As the author notes in his postscript, ‘an element of greyness [is imported to the novel through]… explanation of the law which underpins the narrative’. This is a perspicacious comment. With its detailed description of a newly qualified solicitor’s experiences in family courts in the 1970s, at times this procedure-heavy novel reads like a law school case study.
Written by a former solicitor whose career (it is understood) was spent practising in the area of child protection, the law is realistically and – I presume – accurately portrayed. But it is difficult to get involved in the scenarios presented. This is not a Grisham-style edge-of-your-seat courtroom thriller. Instead it is, and deliberately so, set on a series of grey Wednesdays at Tottenham Magistrates’ Court.
Some of the cases our hero deals with are superficially interesting: a teenage daughter on a collision course with her violent parents; an at-risk child whose mother is having hallucinations; a suspected case of Munchausen syndrome by proxy. However, such characters are never developed. They remain bit players in a legal ‘drama’ that lacks just that; it is as plodding as reality can be.
Author: John Ellison
More gripping than the adventures in court are the relationships outside it. Robert begins a promising affair with the beautiful, remote Beth, before finding a more intimate connection with social worker Jessica (conveniently the source of much of his work). Their growing closeness is handled with patience and is one of the most satisfying parts of the book.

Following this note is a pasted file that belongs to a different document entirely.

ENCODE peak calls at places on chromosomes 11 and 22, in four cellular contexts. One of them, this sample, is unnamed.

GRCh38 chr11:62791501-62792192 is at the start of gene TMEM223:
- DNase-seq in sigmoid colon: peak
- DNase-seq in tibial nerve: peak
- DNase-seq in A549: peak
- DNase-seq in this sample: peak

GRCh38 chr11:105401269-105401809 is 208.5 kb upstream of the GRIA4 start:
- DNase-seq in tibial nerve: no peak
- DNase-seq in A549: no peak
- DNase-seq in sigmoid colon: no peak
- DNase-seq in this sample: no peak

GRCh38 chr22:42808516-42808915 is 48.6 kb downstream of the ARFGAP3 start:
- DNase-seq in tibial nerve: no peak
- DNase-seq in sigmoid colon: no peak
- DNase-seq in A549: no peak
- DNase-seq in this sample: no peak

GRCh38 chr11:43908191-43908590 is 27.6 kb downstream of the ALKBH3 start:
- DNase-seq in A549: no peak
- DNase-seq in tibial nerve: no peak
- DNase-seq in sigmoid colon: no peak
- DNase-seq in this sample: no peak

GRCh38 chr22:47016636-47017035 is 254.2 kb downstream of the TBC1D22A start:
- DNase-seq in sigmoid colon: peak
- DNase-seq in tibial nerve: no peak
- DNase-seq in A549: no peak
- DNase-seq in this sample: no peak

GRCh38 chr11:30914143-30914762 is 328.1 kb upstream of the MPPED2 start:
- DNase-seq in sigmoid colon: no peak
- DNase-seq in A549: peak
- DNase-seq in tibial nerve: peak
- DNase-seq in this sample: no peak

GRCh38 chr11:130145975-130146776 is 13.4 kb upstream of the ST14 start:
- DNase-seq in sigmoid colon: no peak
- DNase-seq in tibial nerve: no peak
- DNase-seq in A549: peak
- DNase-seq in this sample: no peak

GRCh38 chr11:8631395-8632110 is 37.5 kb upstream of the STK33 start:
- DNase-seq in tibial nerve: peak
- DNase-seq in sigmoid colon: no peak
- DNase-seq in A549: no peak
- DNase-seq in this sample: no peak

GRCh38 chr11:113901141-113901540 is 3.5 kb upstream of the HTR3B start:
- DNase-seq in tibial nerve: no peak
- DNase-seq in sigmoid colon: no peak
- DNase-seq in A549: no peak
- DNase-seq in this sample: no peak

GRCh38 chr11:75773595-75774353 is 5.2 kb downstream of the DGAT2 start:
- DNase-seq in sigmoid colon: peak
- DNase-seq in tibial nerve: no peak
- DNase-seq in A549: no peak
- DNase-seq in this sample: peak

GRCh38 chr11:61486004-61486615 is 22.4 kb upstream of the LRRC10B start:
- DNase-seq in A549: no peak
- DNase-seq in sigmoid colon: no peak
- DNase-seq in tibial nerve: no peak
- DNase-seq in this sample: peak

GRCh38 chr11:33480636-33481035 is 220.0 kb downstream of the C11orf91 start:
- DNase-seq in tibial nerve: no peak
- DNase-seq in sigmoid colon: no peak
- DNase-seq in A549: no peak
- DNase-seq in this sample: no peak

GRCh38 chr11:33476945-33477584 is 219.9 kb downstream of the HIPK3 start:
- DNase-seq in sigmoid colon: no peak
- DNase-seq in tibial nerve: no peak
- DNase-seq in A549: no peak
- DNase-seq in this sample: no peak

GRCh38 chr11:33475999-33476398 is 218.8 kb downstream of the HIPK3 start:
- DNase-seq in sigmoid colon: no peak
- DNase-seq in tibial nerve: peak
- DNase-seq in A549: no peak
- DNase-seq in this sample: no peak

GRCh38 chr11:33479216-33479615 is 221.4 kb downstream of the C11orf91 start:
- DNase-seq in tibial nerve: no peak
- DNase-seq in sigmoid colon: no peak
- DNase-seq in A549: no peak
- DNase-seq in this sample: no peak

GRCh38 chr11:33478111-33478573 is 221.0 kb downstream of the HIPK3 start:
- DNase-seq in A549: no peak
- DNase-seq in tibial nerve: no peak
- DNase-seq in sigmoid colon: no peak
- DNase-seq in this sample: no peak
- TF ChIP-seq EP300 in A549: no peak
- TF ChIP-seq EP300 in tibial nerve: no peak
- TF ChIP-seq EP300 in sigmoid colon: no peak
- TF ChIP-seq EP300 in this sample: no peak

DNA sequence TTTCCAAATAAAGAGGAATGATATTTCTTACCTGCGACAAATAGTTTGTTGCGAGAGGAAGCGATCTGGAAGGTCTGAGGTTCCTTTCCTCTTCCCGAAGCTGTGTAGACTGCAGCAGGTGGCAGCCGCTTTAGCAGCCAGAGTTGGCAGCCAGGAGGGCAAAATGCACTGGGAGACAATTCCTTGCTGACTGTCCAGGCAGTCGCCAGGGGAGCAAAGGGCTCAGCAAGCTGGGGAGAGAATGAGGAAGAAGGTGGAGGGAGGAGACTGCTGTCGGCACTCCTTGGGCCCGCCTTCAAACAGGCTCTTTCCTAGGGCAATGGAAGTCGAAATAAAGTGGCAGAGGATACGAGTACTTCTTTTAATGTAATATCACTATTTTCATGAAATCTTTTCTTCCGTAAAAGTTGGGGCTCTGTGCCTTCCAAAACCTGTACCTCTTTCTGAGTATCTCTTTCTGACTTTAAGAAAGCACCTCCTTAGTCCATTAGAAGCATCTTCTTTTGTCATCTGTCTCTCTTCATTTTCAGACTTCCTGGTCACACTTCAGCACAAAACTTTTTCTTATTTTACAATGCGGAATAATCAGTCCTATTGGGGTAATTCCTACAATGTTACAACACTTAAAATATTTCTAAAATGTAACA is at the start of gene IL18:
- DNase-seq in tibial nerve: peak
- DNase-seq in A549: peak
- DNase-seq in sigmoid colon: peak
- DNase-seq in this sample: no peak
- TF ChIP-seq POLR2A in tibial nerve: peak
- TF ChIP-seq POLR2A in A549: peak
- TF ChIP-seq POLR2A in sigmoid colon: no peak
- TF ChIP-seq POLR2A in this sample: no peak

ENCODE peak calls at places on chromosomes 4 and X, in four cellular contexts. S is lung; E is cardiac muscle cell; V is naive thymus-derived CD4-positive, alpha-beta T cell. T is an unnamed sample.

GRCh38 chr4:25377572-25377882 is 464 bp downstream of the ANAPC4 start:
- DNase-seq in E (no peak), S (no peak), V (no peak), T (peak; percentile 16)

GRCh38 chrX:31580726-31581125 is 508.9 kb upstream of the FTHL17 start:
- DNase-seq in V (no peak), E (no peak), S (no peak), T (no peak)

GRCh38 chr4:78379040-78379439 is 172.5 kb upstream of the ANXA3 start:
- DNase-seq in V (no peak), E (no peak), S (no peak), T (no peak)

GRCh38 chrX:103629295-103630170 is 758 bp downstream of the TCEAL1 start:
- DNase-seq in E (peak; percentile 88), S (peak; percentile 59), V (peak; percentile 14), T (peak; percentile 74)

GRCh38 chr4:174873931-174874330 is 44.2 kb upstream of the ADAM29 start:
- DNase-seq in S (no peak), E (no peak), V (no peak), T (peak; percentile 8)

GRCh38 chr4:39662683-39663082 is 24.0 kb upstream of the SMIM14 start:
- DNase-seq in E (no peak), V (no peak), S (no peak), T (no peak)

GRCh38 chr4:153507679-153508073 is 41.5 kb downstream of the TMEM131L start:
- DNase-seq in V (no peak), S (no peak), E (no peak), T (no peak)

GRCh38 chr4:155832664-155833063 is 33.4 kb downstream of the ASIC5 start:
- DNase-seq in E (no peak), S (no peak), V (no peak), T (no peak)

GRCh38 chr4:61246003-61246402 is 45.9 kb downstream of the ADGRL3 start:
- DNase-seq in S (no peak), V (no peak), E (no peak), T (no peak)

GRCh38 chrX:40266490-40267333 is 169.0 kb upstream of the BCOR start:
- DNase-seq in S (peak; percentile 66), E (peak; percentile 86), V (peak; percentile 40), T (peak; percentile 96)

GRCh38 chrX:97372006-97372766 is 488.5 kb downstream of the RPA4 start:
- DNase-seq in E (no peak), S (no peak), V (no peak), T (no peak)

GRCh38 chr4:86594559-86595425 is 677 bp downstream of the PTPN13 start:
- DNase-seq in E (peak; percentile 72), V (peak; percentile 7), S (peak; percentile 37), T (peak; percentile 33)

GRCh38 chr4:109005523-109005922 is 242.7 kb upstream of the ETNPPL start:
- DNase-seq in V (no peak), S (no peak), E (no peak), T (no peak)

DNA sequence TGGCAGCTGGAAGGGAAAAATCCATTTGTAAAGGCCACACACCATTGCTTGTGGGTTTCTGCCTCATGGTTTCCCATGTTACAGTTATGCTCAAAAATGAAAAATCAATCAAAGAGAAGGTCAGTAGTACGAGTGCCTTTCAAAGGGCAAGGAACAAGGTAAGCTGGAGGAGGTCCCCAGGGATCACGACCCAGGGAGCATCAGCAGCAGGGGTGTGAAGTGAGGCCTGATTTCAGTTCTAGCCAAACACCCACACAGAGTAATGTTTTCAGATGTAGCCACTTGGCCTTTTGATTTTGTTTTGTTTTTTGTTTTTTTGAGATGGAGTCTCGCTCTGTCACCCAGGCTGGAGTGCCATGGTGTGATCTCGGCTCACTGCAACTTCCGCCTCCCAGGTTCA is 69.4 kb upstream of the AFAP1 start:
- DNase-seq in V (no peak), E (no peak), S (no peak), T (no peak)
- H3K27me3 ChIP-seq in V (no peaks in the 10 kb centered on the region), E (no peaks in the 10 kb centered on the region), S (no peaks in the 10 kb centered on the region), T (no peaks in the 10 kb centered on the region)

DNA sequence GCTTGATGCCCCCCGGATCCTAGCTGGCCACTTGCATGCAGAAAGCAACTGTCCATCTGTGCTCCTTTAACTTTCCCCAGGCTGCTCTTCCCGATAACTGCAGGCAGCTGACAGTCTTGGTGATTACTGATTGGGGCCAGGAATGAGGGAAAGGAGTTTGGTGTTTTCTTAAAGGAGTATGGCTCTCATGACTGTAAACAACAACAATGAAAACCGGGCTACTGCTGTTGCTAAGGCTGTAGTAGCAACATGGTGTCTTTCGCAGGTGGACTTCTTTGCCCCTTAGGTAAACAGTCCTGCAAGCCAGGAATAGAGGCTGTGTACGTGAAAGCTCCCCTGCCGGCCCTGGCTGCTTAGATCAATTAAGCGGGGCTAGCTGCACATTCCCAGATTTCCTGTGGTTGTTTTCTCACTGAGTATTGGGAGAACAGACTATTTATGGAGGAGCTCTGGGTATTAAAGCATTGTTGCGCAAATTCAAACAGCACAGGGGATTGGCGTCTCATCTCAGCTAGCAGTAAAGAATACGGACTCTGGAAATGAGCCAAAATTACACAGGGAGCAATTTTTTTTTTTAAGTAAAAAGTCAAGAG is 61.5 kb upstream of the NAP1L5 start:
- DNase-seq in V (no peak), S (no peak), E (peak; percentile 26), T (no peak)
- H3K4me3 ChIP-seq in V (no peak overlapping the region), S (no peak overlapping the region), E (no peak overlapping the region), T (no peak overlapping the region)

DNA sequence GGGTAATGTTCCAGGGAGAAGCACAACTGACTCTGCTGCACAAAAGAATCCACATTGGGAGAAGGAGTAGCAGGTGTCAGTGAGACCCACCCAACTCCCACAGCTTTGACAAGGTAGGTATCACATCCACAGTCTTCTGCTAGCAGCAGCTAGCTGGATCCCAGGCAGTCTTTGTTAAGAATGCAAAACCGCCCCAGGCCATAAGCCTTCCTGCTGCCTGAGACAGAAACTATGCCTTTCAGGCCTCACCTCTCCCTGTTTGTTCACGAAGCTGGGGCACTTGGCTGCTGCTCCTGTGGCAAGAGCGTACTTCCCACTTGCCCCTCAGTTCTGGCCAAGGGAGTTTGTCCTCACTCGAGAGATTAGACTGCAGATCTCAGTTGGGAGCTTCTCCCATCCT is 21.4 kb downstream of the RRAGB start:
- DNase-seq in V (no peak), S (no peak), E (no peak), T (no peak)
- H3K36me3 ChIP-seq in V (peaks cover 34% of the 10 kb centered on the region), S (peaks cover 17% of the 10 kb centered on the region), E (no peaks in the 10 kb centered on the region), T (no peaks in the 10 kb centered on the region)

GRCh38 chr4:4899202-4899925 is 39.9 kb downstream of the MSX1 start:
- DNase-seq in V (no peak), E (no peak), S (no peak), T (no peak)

Yet overall it was difficult to discern the purpose of the novel. Is it commentary on the ‘bad old days’ before a child’s welfare became paramount in the 1989 act? Is it semi-autobiographical? Is this a period the author thought should be recorded for posterity? It is not clear.
What, then, to make of a fairly linear tale of a year in the life of a specialist solicitor dealing with care issues on the cusp of a new age? Ellison has worked hard to recreate what feels like an authentic vision of the era, but it seems oddly isolated – a fictional memoir from a bygone period lacking any vital statement about today’s world. That might be intentional, but it left this reader puzzled and a little cold – plot sacrificed to recollections of the law.
Tom Garbett is a solicitor